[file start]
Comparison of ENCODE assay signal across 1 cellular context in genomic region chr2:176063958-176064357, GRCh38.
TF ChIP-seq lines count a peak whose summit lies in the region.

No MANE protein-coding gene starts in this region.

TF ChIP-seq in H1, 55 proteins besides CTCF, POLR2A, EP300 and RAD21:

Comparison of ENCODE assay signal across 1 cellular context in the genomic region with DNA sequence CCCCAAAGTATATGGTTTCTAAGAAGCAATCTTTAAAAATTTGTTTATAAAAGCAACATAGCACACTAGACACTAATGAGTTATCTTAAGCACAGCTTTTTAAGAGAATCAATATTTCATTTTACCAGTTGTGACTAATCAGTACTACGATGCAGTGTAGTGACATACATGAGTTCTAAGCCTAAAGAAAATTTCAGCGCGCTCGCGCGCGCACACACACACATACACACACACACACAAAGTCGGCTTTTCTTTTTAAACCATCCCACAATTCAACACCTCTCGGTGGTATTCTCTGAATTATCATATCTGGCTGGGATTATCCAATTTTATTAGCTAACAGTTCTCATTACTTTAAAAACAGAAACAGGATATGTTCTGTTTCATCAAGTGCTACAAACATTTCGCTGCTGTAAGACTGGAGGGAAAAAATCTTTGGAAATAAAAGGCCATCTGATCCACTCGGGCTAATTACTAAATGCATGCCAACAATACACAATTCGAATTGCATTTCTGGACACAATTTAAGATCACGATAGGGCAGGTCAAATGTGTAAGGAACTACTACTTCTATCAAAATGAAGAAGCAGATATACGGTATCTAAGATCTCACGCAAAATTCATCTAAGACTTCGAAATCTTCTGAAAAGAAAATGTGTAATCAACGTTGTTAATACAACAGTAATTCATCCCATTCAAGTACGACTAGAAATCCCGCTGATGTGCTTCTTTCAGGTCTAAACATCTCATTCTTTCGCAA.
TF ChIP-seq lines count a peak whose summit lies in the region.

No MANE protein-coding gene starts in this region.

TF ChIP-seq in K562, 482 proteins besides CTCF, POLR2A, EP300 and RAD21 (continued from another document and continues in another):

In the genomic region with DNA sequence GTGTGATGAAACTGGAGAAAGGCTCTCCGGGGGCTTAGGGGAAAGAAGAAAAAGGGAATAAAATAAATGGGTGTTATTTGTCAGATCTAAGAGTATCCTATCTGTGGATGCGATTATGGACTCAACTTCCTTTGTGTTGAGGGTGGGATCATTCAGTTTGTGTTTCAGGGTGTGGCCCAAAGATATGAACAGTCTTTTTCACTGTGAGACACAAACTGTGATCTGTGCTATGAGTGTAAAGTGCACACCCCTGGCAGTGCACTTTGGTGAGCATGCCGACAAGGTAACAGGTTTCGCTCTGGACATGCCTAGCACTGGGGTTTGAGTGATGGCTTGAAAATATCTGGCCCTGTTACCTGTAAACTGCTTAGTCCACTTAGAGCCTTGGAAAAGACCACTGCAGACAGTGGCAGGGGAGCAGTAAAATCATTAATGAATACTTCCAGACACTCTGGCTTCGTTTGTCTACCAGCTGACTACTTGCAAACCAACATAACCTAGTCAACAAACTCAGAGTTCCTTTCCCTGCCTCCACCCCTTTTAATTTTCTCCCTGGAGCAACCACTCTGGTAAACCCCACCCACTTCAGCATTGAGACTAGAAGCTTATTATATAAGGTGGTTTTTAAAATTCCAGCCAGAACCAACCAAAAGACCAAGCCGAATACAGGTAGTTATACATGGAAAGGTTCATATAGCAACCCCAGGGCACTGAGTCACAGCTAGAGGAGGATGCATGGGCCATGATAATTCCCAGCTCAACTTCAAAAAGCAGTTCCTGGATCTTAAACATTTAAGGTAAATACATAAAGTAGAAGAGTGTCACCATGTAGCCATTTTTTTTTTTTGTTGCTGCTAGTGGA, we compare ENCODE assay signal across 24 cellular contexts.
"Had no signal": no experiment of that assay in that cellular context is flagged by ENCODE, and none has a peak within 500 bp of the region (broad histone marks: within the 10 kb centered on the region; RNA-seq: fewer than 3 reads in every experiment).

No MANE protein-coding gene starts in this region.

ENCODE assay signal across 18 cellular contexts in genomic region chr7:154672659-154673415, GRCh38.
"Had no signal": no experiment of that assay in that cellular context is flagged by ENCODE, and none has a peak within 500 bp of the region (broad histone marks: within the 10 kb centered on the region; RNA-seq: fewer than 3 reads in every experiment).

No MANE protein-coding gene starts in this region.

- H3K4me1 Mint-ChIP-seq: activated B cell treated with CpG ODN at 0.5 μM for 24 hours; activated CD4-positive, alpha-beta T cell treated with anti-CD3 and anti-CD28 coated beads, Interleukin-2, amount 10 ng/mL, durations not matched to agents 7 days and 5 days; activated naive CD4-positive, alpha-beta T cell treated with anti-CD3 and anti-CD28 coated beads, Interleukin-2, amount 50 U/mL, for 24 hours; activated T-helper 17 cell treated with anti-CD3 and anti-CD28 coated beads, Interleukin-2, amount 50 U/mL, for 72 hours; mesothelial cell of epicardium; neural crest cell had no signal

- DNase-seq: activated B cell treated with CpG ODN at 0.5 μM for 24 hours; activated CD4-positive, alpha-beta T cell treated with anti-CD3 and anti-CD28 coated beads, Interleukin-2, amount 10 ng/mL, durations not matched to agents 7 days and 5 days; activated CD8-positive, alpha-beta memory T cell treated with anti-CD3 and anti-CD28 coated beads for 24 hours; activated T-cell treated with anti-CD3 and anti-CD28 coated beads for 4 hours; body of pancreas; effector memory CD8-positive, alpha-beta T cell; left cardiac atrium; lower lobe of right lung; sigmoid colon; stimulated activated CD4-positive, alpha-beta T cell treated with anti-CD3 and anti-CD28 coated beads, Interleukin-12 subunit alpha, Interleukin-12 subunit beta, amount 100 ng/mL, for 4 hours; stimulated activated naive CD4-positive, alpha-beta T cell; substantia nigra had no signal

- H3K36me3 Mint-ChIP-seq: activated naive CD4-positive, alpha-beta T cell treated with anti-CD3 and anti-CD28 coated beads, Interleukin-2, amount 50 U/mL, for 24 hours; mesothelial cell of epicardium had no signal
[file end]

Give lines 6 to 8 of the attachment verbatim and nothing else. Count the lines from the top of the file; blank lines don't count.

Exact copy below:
TF ChIP-seq lines count a peak whose summit lies in the region.

No MANE protein-coding gene starts in this region.

TF ChIP-seq in K562, 482 proteins besides CTCF, POLR2A, EP300 and RAD21 (continued from another document and continues in another):